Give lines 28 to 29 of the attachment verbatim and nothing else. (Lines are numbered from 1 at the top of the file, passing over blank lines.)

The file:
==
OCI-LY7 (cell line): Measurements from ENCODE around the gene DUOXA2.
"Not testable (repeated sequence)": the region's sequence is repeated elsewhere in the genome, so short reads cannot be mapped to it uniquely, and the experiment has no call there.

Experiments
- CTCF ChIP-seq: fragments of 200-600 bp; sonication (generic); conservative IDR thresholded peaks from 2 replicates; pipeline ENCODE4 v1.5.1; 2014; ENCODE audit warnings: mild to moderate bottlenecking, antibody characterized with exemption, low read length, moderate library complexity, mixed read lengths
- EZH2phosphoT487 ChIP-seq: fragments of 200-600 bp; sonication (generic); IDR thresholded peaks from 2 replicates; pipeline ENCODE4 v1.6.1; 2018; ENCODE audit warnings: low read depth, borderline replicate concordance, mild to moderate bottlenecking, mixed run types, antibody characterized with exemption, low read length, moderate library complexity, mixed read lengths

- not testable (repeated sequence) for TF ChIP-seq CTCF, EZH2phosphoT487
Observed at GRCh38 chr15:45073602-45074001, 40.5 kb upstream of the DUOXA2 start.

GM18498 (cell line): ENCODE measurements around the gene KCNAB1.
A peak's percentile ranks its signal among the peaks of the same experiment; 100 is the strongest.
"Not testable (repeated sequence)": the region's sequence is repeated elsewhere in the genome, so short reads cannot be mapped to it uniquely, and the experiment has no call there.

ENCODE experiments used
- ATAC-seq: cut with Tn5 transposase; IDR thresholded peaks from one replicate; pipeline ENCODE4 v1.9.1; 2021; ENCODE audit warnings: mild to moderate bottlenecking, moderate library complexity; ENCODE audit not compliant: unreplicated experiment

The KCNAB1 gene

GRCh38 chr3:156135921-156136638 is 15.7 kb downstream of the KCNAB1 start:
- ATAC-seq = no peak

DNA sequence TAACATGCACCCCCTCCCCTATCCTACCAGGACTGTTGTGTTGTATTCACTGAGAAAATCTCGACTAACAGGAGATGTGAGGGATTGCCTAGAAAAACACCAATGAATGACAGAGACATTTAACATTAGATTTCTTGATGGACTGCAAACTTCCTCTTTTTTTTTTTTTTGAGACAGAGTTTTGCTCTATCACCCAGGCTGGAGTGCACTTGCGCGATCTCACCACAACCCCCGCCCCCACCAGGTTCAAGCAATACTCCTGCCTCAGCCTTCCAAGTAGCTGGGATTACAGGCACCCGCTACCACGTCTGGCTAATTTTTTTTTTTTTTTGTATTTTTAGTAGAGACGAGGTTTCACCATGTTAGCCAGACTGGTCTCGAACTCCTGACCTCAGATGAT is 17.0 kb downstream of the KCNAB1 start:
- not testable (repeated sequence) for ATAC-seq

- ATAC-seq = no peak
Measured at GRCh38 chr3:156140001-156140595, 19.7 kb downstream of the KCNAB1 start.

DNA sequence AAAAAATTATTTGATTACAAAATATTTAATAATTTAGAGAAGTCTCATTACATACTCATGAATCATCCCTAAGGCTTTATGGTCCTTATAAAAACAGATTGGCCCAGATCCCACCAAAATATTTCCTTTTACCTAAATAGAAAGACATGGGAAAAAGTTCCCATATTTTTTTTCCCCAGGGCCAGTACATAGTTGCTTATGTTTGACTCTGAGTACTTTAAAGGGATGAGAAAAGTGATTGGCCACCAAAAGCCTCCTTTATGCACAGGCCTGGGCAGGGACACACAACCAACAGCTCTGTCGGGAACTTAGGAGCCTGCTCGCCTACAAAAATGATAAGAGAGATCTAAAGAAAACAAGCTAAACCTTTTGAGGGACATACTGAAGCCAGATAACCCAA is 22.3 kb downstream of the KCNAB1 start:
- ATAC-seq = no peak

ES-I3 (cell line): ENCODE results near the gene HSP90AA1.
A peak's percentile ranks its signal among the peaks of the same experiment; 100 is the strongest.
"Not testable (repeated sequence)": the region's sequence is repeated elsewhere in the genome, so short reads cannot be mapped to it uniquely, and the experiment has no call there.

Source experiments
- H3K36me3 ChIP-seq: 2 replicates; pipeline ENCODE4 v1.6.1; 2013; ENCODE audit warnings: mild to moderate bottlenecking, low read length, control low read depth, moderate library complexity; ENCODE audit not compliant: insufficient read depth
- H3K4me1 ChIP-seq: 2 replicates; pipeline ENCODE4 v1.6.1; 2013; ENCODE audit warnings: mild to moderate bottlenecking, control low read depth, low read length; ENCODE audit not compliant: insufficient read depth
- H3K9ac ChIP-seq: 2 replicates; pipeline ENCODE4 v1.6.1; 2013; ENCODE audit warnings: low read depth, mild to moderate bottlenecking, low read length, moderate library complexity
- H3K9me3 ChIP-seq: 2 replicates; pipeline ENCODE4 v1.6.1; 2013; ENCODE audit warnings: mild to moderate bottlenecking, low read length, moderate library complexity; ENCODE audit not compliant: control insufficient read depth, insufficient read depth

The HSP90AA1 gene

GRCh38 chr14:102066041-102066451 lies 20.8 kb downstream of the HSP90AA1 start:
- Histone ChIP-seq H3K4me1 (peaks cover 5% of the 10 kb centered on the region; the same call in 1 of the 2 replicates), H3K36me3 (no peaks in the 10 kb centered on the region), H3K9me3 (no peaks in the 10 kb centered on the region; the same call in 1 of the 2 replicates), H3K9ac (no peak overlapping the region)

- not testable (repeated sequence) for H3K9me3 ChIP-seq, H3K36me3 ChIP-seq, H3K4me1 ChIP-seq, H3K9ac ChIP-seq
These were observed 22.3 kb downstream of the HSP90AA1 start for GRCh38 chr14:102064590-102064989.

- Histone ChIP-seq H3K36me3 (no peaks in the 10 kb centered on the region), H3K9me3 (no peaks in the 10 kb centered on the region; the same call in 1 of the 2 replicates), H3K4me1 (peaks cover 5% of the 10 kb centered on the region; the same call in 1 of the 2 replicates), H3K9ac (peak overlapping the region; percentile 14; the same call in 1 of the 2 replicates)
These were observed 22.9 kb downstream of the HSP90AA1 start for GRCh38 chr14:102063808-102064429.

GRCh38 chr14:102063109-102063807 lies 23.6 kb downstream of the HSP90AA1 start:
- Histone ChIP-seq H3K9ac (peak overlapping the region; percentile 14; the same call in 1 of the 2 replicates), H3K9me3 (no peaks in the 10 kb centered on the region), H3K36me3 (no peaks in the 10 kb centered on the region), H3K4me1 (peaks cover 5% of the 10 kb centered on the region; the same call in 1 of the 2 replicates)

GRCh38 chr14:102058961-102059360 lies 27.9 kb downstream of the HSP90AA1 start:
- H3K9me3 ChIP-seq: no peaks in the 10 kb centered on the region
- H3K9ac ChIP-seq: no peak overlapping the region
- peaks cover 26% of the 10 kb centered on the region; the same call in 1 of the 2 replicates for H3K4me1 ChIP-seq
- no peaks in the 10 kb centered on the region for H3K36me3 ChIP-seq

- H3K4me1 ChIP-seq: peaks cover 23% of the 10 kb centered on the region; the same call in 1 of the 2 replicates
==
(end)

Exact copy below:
- H3K9ac ChIP-seq: 2 replicates; pipeline ENCODE4 v1.6.1; 2013; ENCODE audit warnings: low read depth, mild to moderate bottlenecking, low read length, moderate library complexity
- H3K9me3 ChIP-seq: 2 replicates; pipeline ENCODE4 v1.6.1; 2013; ENCODE audit warnings: mild to moderate bottlenecking, low read length, moderate library complexity; ENCODE audit not compliant: control insufficient read depth, insufficient read depth